Do we need art? Do we need libraries?

If passed, the newly proposed U.S. budget will eliminate a number of institutions that have contributed to cultural growth in our country. Among these are the National Endowment for the Arts, the National Endowment for the Humanities and the Institute of Museum and Library Services. (I’m able to work on my PhD right now thanks to funding from the third one on that list.)

I think that these proposals stem from a fundamental undervaluation of two things: art and libraries. Here I’m going to talk a bit about both.

Do we need art?

Short answer: Yes.

It is fashionable nowadays to suppose that art is “fluff” and science is “practical.” But the thing is, science does not work without art.

Historians of science have pointed out time and again that science needs art. For instance: An artistic sensitivity lay behind Einstein’s thought experiments that led to modern physics (and all the attendant technological advances), as well as the discovery of the structure of DNA (and all the attendant medical advances). You can find some additional examples of the importance of art to science in this Nature article or this book, also published by Nature, one of the preeminent scientific publications.

Art is not something fundamentally different from science or technology. After all: Writing grew out of cave painting, and speech grew out of song.

Even today, even if we don’t think so, all humans engage with the world in an artistic way. Art is not something dispensible. It is a manifestation of human understanding and meaning. The extent that humans engage with art, in whatever form, is the extent to which life has any meaning at all.

If our country stops supporting development in the arts, we are dooming ourselves to be shallow and undeveloped in many ways. Yes, we may see short-term boosts in revenue, but this will come at an irrecoverable cost: Over the coming decades, our technological innovation will slow and quality of life will diminish, and we will fall even further behind in international rankings of math and science than we already are.

Do we need libraries?

Short answer: Yes.

It is fashionable to think that now that we have Google, we don’t need libraries. But this is simply wrong. Libraries do not just provide search results; they help you judge what information you can trust. The proliferation of fake news in modern life is evidence of just how much we need libraries and library-aware education.

I recognize that it’s easy to come to the conclusion that we don’t need libraries anymore, especially from the perspective of the middle or upper classes. I used to think so, too. Unfortunately, it is a bit short-sighted. In my work as a PhD student, I have been researching how libraries are used by urban poor populations across the country. This has taught me a lot. Libraries provide opportunities and make it possible for people to improve their quality of life.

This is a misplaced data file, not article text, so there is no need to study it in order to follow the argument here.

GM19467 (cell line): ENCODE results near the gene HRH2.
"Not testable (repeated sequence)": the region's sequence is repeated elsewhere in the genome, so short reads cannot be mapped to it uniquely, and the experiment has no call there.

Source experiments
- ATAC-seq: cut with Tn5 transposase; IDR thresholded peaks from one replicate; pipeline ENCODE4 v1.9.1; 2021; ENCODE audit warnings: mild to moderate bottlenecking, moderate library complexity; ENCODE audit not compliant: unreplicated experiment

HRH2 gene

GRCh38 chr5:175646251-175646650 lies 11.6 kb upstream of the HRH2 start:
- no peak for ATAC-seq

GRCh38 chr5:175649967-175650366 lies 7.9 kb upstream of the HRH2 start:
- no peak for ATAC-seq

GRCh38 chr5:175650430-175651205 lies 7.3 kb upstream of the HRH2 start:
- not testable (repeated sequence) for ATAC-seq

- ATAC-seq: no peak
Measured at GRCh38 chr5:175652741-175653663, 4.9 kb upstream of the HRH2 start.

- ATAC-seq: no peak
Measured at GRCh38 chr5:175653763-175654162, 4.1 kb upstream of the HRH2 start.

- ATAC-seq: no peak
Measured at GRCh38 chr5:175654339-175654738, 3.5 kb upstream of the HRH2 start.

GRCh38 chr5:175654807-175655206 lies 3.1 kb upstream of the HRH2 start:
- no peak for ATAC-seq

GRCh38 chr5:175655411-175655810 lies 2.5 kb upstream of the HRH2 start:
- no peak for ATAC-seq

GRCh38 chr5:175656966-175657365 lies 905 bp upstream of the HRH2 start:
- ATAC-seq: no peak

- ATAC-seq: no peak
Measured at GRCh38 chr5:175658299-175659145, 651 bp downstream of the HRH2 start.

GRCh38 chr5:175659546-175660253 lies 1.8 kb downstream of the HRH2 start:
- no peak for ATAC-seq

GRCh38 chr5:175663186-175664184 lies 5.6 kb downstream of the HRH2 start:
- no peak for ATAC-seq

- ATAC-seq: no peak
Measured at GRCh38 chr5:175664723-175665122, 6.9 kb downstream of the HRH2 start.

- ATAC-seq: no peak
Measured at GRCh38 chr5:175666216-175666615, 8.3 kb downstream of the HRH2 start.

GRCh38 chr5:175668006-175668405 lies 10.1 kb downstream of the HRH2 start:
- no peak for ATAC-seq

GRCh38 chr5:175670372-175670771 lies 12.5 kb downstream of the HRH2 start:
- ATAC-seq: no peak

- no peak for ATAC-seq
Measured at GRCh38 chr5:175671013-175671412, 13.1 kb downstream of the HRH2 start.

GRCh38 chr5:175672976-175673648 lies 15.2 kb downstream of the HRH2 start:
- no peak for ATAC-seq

For example, I’ve seen how children go to libraries for homework help that they cannot get at home or school. I’ve seen how adults use library services to find and apply for jobs, or to get advice, or just to find some human interaction. I’ve seen how the closure of a local library branch can disrupt a community, and how the opening of a local library branch brings people together.

Back to the “just google it” mentality: Even though we think of the internet as ubiquitous, there are still 38 million people in our country who do not have internet access. Right now, in Philadelphia, thousands of people are relying on the library as their source of internet because they cannot afford to have access at home — or maybe they don’t even have a computer. (In 2013, the Philadelphia library system tallied 180,000 wi-fi sessions and over 1.3 million computer sessions.)

The proposed U.S. budget would eliminate the Institute of Museum and Library Services, which is the primary source of federal support for the nation’s 123,000 libraries and 35,000 museums. This may not seem to impact you personally, if you never go to libraries or museums, but it would be an inestimable loss of potential for our country.

I just thought I’d share with you my perspective and experience, in case it’s helpful or interesting in any way. If you’re more into statistics, you can learn more about the impact these slated-to-be-eliminated organizations have had in the world by reading about the NEA here, about the NEH here, and about the IMLS here.

The proposed budget is not set in stone; it requires Congressional approval. If you agree that our country needs art and libraries, you can very easily contact your Congresspeople here: